More Black History 
June 19th is Juneteenth, a day that commemorates the end of slavery. Why this day? On June 19, 1865 Union soldiers arrived in Texas and spread the word that President Lincoln had delivered his Emancipation Proclamation on January 1, 1863…two YEARS earlier. Back in those days, it took news A LOT longer to travel! Plus, in this case, there were people who deliberately kept the news from traveling. Here is the timeline:
1. January 1, 1863 The Emancipation Proclamation was an executive order made by Abraham Lincoln during the Civil War. It declared slaves in the Confederacy free. It affected some slaves, but not all of them.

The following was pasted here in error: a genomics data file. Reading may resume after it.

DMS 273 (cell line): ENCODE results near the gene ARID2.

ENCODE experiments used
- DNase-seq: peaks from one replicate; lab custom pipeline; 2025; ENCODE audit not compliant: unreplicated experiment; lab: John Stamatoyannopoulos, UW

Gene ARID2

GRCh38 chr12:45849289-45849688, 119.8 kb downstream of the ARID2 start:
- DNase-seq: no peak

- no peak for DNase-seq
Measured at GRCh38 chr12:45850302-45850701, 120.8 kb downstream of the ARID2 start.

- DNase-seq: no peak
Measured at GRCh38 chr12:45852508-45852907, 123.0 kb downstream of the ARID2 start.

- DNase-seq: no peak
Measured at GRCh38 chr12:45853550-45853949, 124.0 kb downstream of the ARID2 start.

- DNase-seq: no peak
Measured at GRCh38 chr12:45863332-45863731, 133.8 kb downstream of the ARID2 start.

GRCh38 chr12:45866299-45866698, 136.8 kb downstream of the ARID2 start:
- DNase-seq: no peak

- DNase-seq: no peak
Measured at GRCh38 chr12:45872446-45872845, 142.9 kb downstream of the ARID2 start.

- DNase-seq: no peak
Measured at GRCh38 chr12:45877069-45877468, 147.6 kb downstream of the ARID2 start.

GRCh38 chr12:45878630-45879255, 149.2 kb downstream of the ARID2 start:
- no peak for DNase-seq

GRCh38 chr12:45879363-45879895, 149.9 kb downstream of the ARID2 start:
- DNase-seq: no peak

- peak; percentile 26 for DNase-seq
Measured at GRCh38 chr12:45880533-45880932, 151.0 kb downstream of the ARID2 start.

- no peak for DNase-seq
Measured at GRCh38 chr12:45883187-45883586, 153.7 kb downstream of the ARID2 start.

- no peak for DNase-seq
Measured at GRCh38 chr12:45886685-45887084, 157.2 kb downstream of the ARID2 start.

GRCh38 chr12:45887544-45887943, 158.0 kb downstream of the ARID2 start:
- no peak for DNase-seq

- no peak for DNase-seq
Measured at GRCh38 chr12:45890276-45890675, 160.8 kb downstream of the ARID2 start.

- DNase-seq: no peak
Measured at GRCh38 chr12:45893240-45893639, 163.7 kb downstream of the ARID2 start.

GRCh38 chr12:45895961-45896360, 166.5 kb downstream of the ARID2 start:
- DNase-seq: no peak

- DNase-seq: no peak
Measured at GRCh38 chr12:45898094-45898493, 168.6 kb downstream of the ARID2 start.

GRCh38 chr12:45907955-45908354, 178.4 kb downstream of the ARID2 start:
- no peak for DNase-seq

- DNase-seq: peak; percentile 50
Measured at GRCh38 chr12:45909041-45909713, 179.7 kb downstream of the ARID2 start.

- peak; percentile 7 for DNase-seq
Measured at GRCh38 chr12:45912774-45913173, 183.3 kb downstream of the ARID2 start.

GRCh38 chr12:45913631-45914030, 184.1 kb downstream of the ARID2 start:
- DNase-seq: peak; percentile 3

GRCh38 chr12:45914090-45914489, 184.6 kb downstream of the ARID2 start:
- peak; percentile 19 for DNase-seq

2. June 19, 1865 Freedom Day in Texas – Texas was very remote back then and news traveled slow. It also took a long time for the Union army to makes its way to Texas. On June 19, a Union General read out loud “General Order No. 3”, announcing the total emancipation of slaves in Texas. The day became known as “Juneteenth” (“June” plus “nineteenth”) and is widely celebrated today in Texas and across the country, as an important day commemorating the freeing of slaves in America.
3. December 6, 1865 The Thirteenth Amendment This amendment to the Constitution completely abolished slavery and involuntary servitude except as the punishment of a crime.
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